Status: Needs Review


ciation in Washington, D.C.DM, 5:773-74 (January 1863), 5:804 (March 1863); Julia A. Wilbur to
E[dwin] M. Stanton, 24 March 1863, in The Civil War and Reconstruction: A Documentary Reader,
ed. Stanley Harrold (Malden, Mass., 2008), 134-36; Carol Faulkner, Women’s Radical Reconstruc-
tion: The Freedmen’s Aid Movement
(Philadelphia, 2004), 15-17, 85, 91.

3. Charles C. Leigh (1812-95) was a merchant, politician, and Methodist Episcopal clergy-
man. He was born in Philadelphia, but his family soon after relocated to New York, where he was
orphaned at the age of twelve. Leigh lived in New York City and then moved to Brooklyn, where he
worked as a merchant. In the 1850s he joined the temperance movement, and was elected president
of the City Temperance Alliance. Leigh was elected on a temperance ticket to the New York state
legislature from the Seventh Assembly District. When the slavery question began to dominate all
political issues in the mid-1850s, Leigh joined the Republican party and attended the 1856 national
convention, which nominated John C. Frémont for president. During the Civil War, Leigh became
increasingly concerned with race relations and the future of the slaves in the United States. Sympa-
thetic to the plight of slaves escaping to Union army lines, he called on others who felt similarly to
attend a 22 February 1862 meeting at the Cooper Institute in New York City. This meeting led to the
formation of the National Freedmen’s Relief Association, and Leigh was chosen chairman of the ex-
ecutive committee. The association’s objective, with support from the government, was to treat blacks
as free men, offering education and financial support until they were able to provide for themselves.
The government gave the association permission to take possession of abandoned plantations in the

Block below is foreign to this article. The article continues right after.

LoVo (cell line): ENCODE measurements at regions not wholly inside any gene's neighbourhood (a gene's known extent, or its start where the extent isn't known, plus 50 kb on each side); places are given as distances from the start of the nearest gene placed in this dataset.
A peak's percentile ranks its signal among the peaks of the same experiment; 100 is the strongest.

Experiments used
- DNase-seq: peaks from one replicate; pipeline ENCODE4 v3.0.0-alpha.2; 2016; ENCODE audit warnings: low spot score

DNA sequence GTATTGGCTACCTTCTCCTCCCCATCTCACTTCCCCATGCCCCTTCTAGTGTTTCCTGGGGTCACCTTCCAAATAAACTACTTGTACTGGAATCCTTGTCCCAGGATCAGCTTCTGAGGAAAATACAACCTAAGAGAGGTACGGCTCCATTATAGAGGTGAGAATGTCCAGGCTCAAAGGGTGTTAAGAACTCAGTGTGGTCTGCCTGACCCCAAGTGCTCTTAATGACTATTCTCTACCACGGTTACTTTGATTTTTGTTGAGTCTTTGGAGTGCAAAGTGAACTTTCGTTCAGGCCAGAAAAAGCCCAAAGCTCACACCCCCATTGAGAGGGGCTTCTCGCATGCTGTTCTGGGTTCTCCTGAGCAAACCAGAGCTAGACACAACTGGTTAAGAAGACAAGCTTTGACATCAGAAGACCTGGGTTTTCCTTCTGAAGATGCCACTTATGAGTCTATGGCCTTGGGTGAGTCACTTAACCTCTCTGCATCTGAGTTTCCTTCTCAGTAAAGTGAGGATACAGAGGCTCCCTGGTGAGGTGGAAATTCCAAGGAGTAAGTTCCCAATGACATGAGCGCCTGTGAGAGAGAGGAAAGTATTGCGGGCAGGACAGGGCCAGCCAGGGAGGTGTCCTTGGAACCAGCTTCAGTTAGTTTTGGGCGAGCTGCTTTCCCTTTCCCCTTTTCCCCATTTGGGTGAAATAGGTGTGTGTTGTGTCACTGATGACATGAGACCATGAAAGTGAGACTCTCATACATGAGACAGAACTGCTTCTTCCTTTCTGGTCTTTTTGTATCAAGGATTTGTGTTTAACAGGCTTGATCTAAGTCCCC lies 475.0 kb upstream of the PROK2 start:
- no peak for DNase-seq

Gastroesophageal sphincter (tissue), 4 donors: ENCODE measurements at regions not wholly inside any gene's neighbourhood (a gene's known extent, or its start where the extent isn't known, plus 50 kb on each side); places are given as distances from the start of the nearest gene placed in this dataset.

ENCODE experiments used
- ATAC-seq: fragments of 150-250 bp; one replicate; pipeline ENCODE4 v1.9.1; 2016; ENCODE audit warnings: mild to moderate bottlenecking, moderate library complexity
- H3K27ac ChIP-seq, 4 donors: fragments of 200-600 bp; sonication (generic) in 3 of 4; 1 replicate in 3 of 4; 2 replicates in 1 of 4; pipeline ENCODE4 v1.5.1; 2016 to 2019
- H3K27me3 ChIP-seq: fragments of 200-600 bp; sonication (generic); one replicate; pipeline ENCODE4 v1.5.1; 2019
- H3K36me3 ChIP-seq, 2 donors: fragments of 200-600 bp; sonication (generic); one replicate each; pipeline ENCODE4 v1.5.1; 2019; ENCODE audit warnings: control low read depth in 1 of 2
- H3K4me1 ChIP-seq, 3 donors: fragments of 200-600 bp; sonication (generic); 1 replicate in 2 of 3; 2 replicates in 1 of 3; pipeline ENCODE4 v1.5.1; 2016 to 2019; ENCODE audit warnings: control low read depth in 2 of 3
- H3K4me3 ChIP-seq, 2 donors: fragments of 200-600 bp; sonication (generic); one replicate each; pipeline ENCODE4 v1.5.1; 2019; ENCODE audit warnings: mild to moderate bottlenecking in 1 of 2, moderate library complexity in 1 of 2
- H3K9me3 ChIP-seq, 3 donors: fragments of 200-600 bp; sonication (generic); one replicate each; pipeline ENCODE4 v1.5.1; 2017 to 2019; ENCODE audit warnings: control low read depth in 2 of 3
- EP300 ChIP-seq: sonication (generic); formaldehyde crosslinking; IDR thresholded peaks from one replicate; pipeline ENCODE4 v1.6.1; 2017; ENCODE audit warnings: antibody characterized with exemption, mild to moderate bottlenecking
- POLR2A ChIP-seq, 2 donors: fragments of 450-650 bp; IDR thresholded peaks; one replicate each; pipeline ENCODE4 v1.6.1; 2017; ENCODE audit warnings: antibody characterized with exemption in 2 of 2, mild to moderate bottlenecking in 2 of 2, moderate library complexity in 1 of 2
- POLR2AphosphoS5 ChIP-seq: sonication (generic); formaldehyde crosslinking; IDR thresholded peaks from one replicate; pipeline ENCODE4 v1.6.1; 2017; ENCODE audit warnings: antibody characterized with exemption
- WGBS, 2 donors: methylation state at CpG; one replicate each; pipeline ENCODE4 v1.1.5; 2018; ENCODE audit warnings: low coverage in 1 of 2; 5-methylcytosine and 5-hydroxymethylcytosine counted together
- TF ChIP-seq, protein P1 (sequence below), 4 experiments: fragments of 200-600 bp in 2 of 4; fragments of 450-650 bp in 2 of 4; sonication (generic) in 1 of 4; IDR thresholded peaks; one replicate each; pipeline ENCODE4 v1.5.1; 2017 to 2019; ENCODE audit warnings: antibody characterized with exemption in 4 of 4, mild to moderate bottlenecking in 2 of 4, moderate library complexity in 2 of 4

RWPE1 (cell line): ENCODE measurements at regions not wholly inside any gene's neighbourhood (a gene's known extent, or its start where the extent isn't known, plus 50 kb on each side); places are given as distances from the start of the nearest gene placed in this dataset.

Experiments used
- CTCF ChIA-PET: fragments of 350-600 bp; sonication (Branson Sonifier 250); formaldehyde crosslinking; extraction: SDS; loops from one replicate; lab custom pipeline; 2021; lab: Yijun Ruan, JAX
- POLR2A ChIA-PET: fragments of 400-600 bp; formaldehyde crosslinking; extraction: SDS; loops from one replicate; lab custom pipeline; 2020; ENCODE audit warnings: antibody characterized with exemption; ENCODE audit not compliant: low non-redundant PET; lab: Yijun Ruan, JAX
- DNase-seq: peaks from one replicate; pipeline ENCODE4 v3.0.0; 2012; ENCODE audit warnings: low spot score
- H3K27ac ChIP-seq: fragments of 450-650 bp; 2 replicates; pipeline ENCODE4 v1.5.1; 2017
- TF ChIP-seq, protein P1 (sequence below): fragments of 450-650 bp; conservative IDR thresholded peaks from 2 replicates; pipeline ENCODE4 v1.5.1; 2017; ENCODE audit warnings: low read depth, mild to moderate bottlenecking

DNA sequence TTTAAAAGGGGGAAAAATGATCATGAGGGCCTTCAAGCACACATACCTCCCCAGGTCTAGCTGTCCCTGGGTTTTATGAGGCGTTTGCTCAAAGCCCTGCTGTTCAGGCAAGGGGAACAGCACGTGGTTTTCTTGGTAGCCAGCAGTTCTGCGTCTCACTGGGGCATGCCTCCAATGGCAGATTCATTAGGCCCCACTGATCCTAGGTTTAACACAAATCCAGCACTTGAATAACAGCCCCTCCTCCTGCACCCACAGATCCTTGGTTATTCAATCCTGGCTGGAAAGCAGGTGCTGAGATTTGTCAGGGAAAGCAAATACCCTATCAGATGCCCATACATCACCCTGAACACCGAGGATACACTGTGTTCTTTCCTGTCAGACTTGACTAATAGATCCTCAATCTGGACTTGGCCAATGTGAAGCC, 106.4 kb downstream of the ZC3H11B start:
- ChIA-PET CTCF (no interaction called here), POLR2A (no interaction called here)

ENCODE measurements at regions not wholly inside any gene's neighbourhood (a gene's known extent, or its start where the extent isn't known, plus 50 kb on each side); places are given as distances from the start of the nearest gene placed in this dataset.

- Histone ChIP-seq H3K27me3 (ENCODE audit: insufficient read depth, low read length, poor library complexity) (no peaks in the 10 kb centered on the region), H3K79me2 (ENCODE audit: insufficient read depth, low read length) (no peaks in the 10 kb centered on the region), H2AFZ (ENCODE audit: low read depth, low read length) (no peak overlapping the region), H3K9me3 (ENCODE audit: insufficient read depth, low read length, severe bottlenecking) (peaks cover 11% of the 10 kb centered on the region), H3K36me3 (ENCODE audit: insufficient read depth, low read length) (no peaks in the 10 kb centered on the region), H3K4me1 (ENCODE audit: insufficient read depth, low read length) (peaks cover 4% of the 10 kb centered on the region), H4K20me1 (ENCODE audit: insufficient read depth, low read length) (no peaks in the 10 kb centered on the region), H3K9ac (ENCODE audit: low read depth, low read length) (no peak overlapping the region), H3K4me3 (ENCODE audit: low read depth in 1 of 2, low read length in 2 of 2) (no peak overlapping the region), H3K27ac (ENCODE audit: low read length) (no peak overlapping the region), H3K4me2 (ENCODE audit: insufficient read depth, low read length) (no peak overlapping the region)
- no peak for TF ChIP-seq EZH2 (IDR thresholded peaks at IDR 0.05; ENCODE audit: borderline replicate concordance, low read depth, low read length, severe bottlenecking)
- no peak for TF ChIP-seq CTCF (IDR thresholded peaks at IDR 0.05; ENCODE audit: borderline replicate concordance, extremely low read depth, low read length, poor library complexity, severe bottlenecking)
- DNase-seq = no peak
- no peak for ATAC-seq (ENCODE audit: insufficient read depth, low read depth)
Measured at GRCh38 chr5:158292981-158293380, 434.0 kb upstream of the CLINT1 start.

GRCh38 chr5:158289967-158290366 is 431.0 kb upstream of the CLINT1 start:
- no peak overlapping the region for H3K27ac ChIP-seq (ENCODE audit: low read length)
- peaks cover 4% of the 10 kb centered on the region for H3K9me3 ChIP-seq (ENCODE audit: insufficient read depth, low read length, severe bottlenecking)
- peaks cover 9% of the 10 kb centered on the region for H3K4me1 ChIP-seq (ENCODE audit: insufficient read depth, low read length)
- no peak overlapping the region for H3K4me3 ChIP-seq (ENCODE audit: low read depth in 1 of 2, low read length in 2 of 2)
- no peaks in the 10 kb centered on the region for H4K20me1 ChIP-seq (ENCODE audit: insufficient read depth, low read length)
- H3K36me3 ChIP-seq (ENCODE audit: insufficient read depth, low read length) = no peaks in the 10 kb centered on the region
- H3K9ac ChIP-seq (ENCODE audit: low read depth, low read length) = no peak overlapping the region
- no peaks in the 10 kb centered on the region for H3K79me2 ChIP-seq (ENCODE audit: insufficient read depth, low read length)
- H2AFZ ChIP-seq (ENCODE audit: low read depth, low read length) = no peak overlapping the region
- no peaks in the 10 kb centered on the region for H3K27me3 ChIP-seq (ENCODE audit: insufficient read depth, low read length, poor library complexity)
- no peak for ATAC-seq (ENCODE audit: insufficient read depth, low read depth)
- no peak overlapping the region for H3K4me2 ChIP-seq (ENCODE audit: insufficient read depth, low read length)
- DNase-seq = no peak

South and direct the work of freedmen there. In addition, the association established schools in oc-
cupied Southern areas, employing hundreds of teachers throughout the war. Leigh traveled to Europe
to raise funds for the association and met with great success. Upon returning from Europe in 1867, he
applied to the New York state legislature for the right to secure a cable line from New York to France.
Permission granted, he traveled back to Europe, formed a company with a capital of $5 million, and
successfully laid a cable from France to New York. In 1872, Leigh left the Republican party for the
Prohibition party and ran for New York governor (1872) and mayor of Brooklyn (1881) on that ticket.
“Charles C. Leigh," National Magazine: A Monthly Journal of American History, 19:406, 413-19
(April-May 1894); G. K. Eggleston, “The Work of Relief Societies during the Civil War," JNH,
14:277 (July 1929); Ripley, Black Abolitionist Papers, 1: 553.

4. Douglass failed to acknowledge the contribution from Samuel J. May in the erratically pub-
lished lists of donors in Douglass’ Monthly.

5. In January 1863, Douglass traveled west on a speaking tour. On 19 January, he delivered the
address “Truth and Error” at Metropolitan Hall in Chicago, Illinois. In a letter to Gerrit Smith dated
28 January, Douglass reported that he had just returned to Rochester from a two-week lecture tour in
Chicago and “other places in the west” and was scheduled to speak in Buffalo, New York, the follow-
ing evening. Douglass continued his lecturing into February 1863, speaking in Connecticut at some
point during this time. Although he did not mention the specific date he would speak in Connecticut,
he was most likely there sometime during the first week of February, since he spoke at the Cooper
Institute in New York City on 6 February, the first Friday of that month. Chicago Tribune, 19 Janu-
ary 1863; New York Times, 5 February 1863; DM, 5:793 (February 1863); Douglass to Gerrit Smith,
28 January 1863, Gerrit Smith Papers, NSyU; Douglass Papers, ser. 1, 3: xxxiv-xxxv.

Y7271-Douglass_9780300218305.indb 385 1/26/18 9:41 AM

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